JPMorgan to Pay $5 Million in Discrimination Case Against Dad Employees
The settlement is the largest in a U.S. parental leave discrimination case
JPMorgan Chase & Co. will pay $5 million to settle a discrimination claim filed against the company by its male employees who claimed the bank’s parental leave policy discriminated against dads and only applied to moms.
The complaint, first filed in 2017 by the American Clivil Liberties Union, alleged bias against an employee, Derek Rotondo, who applied for and was denied the 16-week parental leave benefit JPMorgan offered to anyone who was the “primary caregiver” of a new child.
The $5 million settlement is the largest in a U.S. parental leave discrimination case, Bloomberg reported, and a high-profile warning to other big name corporations with policies that could be considered discriminatory or not gender-neutral.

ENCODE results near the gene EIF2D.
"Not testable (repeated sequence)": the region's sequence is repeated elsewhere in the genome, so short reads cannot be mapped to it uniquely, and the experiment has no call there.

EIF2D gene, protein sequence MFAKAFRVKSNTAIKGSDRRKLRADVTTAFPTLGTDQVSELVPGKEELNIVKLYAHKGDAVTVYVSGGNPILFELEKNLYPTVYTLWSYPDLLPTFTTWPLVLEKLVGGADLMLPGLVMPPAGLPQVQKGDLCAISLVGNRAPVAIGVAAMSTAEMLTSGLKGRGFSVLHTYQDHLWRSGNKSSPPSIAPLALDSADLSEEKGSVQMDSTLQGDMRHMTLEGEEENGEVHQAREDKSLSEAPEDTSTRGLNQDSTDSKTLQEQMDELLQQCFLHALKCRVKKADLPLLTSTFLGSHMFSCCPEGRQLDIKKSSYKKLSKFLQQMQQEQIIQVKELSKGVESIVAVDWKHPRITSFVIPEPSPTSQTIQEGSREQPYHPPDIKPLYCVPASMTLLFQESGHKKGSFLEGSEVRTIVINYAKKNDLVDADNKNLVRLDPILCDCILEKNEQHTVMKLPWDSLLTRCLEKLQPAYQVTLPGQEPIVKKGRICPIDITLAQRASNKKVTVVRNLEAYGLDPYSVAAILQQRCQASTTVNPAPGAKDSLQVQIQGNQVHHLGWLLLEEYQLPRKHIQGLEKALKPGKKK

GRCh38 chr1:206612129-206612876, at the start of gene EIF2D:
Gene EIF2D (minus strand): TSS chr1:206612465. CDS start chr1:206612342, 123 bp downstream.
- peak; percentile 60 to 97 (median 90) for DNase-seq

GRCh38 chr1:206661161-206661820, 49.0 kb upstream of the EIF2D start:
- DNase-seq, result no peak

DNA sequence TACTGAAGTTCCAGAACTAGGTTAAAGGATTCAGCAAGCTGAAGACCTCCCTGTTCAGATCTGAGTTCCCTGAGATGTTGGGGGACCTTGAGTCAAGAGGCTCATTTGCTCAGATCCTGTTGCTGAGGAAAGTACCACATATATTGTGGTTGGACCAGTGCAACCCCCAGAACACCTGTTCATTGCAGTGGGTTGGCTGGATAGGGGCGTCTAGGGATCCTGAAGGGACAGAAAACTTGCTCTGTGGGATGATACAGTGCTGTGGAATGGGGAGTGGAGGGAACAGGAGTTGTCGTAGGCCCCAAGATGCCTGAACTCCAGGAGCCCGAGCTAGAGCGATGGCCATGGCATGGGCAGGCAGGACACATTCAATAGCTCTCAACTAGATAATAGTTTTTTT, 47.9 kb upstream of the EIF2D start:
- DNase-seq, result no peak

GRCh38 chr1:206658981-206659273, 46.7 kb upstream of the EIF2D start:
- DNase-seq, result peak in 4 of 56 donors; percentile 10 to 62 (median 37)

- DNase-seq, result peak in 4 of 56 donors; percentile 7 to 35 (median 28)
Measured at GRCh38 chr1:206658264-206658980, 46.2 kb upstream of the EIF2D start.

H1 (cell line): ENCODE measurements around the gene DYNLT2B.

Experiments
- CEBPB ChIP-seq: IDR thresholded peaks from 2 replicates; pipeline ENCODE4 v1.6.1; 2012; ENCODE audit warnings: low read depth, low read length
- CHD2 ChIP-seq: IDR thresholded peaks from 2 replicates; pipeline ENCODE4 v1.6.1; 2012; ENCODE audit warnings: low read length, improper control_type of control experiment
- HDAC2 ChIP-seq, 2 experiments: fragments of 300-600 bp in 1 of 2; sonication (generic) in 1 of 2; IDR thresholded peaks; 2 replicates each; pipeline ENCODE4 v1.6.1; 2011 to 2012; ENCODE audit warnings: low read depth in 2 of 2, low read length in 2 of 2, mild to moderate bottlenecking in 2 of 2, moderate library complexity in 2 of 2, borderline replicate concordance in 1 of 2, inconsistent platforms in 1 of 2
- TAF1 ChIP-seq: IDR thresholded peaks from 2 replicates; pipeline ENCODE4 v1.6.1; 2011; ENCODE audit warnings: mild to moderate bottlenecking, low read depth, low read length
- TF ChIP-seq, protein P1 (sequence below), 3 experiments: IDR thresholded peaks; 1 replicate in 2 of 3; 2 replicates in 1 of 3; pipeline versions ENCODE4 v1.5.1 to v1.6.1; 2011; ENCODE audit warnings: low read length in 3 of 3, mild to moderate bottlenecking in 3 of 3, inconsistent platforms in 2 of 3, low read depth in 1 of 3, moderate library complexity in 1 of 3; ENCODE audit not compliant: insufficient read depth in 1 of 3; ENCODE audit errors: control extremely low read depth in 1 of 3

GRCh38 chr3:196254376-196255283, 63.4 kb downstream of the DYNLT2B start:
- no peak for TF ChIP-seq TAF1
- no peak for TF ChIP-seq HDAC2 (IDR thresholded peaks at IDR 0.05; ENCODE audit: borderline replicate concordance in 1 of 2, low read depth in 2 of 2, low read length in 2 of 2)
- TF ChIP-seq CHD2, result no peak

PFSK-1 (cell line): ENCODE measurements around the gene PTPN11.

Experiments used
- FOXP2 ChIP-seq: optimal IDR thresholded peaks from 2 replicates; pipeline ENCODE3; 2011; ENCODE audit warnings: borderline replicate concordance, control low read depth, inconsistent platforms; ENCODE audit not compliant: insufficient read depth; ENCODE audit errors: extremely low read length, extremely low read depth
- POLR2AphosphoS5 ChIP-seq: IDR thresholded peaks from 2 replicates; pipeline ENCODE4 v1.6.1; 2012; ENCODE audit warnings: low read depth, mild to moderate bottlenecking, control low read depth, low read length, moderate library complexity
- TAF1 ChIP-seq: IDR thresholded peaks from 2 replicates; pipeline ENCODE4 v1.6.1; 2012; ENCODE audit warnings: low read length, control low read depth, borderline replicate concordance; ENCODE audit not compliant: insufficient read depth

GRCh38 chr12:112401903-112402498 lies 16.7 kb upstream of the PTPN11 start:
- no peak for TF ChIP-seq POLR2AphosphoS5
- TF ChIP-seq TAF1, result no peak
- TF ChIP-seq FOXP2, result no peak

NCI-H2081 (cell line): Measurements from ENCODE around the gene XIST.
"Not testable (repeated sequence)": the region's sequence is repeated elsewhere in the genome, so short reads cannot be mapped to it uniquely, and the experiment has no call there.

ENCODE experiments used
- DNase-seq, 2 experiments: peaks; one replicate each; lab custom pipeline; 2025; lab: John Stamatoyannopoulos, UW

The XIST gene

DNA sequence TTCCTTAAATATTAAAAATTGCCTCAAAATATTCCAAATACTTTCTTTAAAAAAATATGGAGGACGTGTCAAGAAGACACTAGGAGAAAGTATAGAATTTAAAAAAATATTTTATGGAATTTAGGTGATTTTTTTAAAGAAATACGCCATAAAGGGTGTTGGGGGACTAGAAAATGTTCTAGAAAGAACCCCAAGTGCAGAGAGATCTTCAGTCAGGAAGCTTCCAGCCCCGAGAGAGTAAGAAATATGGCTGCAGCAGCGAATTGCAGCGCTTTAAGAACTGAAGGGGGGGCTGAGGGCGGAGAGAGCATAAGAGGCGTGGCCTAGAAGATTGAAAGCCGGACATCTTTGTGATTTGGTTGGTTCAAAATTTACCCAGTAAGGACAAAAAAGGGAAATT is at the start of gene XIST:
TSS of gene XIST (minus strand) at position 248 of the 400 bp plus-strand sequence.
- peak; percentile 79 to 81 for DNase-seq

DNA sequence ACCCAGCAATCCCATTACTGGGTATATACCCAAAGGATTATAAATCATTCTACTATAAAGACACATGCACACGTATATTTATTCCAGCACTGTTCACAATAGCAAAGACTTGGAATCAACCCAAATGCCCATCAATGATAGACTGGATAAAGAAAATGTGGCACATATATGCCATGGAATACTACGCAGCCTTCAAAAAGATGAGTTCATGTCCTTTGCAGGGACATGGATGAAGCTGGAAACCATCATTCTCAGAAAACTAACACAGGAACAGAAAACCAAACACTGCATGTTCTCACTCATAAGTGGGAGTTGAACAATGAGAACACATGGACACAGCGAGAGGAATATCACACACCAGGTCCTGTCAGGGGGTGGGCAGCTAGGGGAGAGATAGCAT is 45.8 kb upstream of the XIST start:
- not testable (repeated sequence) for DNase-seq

“Parents need to be treated with equality,” said Rotondo. “There can’t be an assumption that just because someone is a new mom, she’s going to be doing all the work, and that dads just need to be quiet and get back in the office.”
Rotondo’s complaint filed with the Equal Employment Opportunity Commission said that JPMorgan told him it assumed primary care for a child came from the mother and that in Rotondo’s situation, his wife, a teacher, would have the summer off from work — effectively disqualifying him from parental leave consideration.
Rotondo’s lawyers said the $5 million will be split between their client and other dads at the company who were denied leave.
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